Managing employees returning from critical illness

4 March 2017 | Leave a comment

How can line managers best support employees returning to work after critical illness? Nicola Bourne, author of The Fabulous Woman’s Guide Through Cancer, shares her ideas.

People are often surprised to hear that recovering after a long or chronic illness can be scary and overwhelming.  When I recovered from bowel cancer in 2013, I went from having a team of oncologists, doctors, specialist nurses and support staff with regular appointments, phone calls and updates to – nothing.  The support system that had cocooned me for the last year and a half, disappeared as they (rightly so) moved on to the next patient.  This leaves you feeling vulnerable which is scary and overwhelming.  But at the same time you are desperate to get back to ‘normal’ life and work.

Here are a few ideas to make this transitional time easier for you and your employee.


Listen to what they say, not what you think you know

With many serious or chronic illnesses, it can be easy to think you know about the illness if someone you know had the same condition and you got to witness how they moved through it.  Preconceived ideas can lead people to have strong opinions on how others should feel, be, or react, but in many incidents, the experiences will not the same.

Taking cancer as an example, breast cancer is a vastly different experience to bowel cancer.  Even within Breast cancer there are variables such as the type, the stage, the grading, the amount of surgery needed, the prognosis, the persons own psychological response and so on.  There is no ‘one size fits all’ when it comes to any illness.

Bare this in mind when your employee is talking to you about their illness and the impact that it has had.  Approach conversations about their illness like you have never heard of cancer before, ensuring an open mind.

Your employee may have bodily changes that needs to be catered for when they return to work.  Take time to understand extra needs they have whilst remembering some symptoms may emerge over time and equally some will fade.  Make time to check-in regularly with your employee to make sure that their current physical and emotional states are being catered for.


Ongoing support

The end of a serious illness, is often not the end.  It can take months to get over surgery and treatment and there will inevitably be follow up appointments.  Let your employee know that you understand aftercare is a vital part of their recovery and continue to offer support when they need time off for follow-up care.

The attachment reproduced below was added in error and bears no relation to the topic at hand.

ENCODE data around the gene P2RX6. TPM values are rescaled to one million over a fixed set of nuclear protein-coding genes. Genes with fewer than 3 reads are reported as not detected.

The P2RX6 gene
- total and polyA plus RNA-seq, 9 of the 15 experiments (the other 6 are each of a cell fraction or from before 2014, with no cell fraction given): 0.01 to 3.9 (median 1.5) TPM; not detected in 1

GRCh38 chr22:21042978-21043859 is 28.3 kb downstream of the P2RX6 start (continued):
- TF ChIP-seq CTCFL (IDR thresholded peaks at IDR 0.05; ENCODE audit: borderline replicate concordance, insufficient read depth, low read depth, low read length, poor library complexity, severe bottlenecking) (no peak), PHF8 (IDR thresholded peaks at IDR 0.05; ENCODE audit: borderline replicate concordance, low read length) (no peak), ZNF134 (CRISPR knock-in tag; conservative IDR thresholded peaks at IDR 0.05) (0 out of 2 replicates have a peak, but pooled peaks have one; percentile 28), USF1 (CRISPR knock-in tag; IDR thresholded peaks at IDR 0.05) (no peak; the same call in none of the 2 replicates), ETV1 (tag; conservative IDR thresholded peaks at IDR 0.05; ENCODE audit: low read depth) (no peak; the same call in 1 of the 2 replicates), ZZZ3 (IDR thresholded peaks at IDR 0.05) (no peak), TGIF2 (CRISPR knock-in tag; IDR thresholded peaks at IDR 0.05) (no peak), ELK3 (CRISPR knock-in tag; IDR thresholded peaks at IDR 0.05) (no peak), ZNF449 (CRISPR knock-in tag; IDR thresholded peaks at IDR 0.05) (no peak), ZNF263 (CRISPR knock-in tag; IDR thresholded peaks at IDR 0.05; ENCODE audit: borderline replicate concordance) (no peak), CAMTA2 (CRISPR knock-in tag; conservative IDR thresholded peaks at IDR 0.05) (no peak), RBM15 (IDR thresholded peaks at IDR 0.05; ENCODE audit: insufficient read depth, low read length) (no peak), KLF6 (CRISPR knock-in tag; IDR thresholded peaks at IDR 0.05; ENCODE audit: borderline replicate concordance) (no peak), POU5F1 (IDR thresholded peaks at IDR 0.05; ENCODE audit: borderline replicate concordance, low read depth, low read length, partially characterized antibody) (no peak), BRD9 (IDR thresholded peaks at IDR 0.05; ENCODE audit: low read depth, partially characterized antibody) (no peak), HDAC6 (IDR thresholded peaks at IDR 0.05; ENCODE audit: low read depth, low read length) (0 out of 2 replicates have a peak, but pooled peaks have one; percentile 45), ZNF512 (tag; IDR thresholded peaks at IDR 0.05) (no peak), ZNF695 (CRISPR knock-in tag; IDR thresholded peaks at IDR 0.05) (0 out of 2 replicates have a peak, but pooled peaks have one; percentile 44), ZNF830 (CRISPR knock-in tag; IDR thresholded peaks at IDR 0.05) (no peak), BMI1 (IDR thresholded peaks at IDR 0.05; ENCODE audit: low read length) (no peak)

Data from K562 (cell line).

Energy levels will be more affected than your employee may realise they will be.  I remember finishing cancer treatment and removing my whole support network as I was desperate to get back to my normal life.  I quickly found that I just couldn’t keep up with life as it was before I had cancer, not straight away anyhow.  The result was that about a month later, I was sick, depleted, exhausted and feeling worse than when I had just finished my treatment.  I had not taken into account how much my energy levels were going to be affected and I wasn’t able to do everything straight away.

Encourage your employee to keep their support system in place, especially for the first few months.  They may initially feel well enough to do everything but exhaustion could slowly start accumulating and hit them after a significant period, which is when the support system may be needed again.

If possible, try and encourage your employee to build their hours slowly or offer a combination of working in the office and working from home, allowing a transitional period back to full-time work.


Have company policies easily available

Getting ill is often an expensive business.  Even when being treated by the NHS, not being work, needing to pay for additional childcare, having to make adjustments to your lifestyle, partners needing to take time off their work to assist, are just some of the examples of where a financial burden occurs.

Make it easy for your employee to find out how they stand with regards to finance, sick pay and returning to work sick pay but also allow easy access to HR, legal advice and any company policies on relevant issues such as returning to work and taking time off for follow up appointments.  The clearer you can be, the less overwhelming these concerns will be for your employee and it will save any unnecessary confusion for either of you.


Offer a company update

If someone has been off work for a while, their colleagues will know something has been going on, even if they aren’t fully aware of the details.  Ask your employee if they would like you to fill in their colleagues on why they have been off, to save endless people asking what’s been going on, on their first day back.

This could make coming back a little less overwhelming but do be certain to check with your employee before as they may not want you doing this on their behalf.


Always remember

Just because someone doesn’t look ill, doesn’t mean that they aren’t feeling ill.  A lot of symptoms aren’t displayed externally, which brings us back to the first point of making sure that you listen to what your employee says and take things from there.


Nicola was diagnosed with advanced colorectal cancer in 2012. After being told she may not survive, she has been ‘all clear’ since 2014.

Nicola writes for many publications including The Huffington Post on the topics of cancer, women’s health and family life and has appeared on Sky News, Good Morning Britain and ITV News.

The Talent Keeper Specialists thanks Nicola for writing for us.




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